After reading "Anti-Christian paranoia," a reasonable column about secularists' baseless anxieties over a supposed plot to "make the United States a 'Christian nation,'" I turned the page and found D. James Kennedy's full-page ad: "We Can Reclaim America for Christ!" Maybe stuff like that fuels the paranoia.
-Ralph Blair; New York, N.Y.
How conveniently secularists ignore the fact that Christians have led the battles in the abolition of slavery, in establishing schools, hospitals, the care of orphans, the hungry, and homeless, and in almost every humanitarian effort.
-Grayce Abel; Winfield, Kan.
Hoping for hearings
Regarding the possibility of endless hearings into the Bush administration now that the Democrats control Congress ("Leadership lineup," Dec. 2): I sure hope so. The question is, do the Democrats have the spine? Back in the mid-1990s, the Republican-controlled House of Representatives aggressively delved into alleged misconduct by the Clinton administration to see whether he had used the White House Christmas card list to identify potential Democratic donors, not to mention the investigation of a failed real-estate deal, and Monica. Now when it's the Republican president's turn in the hot seat, some conservatives can't even admit that investigations are warranted.
-Kyle Watson; Greenfield, Mass.
Tapestry, not "hooey"
Megan Basham's critique of The Fountain ("Kaleidoscope of confusion," Dec. 2) accuses Aronofsky's film of messages that it neither intended nor offered. The movie is not Christian in worldview, but then its primary function is not to offer propositional truth but mythic possibility. Before it is a manifesto on the nature of religion or a tract on the theology of death, Aronofsky's movie is a metaphorical tapestry, not "self-reverential art-house hooey."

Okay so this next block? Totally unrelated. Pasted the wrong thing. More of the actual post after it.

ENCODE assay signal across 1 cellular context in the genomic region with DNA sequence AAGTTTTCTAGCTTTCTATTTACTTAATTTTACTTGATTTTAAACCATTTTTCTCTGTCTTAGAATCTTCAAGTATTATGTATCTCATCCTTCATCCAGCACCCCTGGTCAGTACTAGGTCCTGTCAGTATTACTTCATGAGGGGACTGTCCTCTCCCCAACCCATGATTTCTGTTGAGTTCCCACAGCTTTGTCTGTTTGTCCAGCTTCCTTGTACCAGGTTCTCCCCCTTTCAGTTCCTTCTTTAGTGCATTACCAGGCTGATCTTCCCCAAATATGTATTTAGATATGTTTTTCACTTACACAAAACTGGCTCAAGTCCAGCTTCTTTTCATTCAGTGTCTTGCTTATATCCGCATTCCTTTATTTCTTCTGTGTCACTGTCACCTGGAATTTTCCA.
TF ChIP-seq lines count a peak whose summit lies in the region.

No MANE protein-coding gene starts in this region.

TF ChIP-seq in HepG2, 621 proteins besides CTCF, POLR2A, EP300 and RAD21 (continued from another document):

-Charlie Starr; Grayson, Ky.
Out and in
Thank you to Wayne Grudem ("Dangerous first step," Nov. 25). He was decisive, direct, and scriptural. Shame on us for not wanting to offend and so become politically ostracized at the expense of obedience to God's Word. It is unfortunate that the popularity of some of the new translations is a commentary on the Christian landscape, showing that biblical distinctiveness is out and relativism is in.
-Krag Johnson; St. Johns, Mich.
We who recognize the leadership of women do not all leap into the abyss as the "Christian gays" and social liberals do by condoning sodomy and abortion. I don't want to see women aspiring to be ministers as much as to see them desire to be knowledgeable, equipped, eager to serve, and enabled by their churches to do whatever it is that God inspires them to do.
-Barbara Mason Rohrs; Maumee, Ohio
Values voter speaks
Republican voters abandoned their own party on Election Day because it shot itself in the foot while backpedaling on values issues evangelical voters cared about ("Quiet time," Nov. 25). The GOP failed to understand that values voters will not support the Republican party if the party does not support their values.
-Paul Penner; Hillsboro, Kan.
I appreciated the constructive criticism of President Bush in Joel Belz's column ("'Not well enough, not fast enough,'" Nov. 18). Regarding Bush's "cautious and sparing" use of his bully pulpit, he is under pressure from many sides, not least from the international community. As an American living in the U.K., I have been continually surprised at the vitriol against our president. On a recent political talk show, for example, one person referred to President Bush as a "lunatic" and said he would rather see nuclear weapons in the hands of Iran than America. It's hard to realize unless you spend time outside the United States just how much the eyes of the world are on us.
-Christie McVeigh; Ulster, Northern Ireland
Ingrid Schlueter of Crosstalk radio talk show states that she saw a Rick Warren video concerning Syria ("'I should have been better prepared,'" Dec. 16) before criticizing his remarks.